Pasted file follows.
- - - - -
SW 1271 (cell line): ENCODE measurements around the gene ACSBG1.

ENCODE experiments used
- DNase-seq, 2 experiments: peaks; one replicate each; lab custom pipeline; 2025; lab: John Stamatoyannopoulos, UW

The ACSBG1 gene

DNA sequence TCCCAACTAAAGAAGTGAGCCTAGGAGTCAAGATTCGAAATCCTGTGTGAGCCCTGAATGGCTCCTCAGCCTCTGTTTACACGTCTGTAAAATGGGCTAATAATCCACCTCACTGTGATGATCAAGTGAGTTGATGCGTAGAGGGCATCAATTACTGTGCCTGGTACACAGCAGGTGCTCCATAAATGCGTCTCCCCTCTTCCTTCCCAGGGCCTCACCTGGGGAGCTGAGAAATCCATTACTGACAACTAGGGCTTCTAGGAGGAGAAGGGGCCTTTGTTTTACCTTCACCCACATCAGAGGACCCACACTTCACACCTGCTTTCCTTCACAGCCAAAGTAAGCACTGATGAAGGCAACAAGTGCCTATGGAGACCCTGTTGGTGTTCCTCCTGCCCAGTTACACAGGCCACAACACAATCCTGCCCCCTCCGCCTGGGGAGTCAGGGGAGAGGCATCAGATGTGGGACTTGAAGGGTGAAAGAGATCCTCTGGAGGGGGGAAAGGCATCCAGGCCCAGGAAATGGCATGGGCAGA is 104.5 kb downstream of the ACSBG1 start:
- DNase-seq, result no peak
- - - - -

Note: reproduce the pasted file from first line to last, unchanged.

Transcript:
SW 1271 (cell line): ENCODE measurements around the gene ACSBG1.

ENCODE experiments used
- DNase-seq, 2 experiments: peaks; one replicate each; lab custom pipeline; 2025; lab: John Stamatoyannopoulos, UW

The ACSBG1 gene

DNA sequence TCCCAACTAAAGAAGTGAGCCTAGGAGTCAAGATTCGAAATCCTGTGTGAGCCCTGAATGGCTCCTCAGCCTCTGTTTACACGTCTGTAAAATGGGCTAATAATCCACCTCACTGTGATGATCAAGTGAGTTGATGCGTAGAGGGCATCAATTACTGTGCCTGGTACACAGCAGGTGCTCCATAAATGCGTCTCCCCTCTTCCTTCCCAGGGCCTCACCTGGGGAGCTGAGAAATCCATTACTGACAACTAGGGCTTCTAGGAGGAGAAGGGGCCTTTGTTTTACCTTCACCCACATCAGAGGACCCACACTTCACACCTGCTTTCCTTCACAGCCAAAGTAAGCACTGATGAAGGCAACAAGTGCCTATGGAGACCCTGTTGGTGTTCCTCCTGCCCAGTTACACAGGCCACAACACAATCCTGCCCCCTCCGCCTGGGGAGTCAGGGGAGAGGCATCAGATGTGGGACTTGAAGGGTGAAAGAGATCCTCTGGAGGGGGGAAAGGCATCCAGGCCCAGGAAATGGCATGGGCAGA is 104.5 kb downstream of the ACSBG1 start:
- DNase-seq, result no peak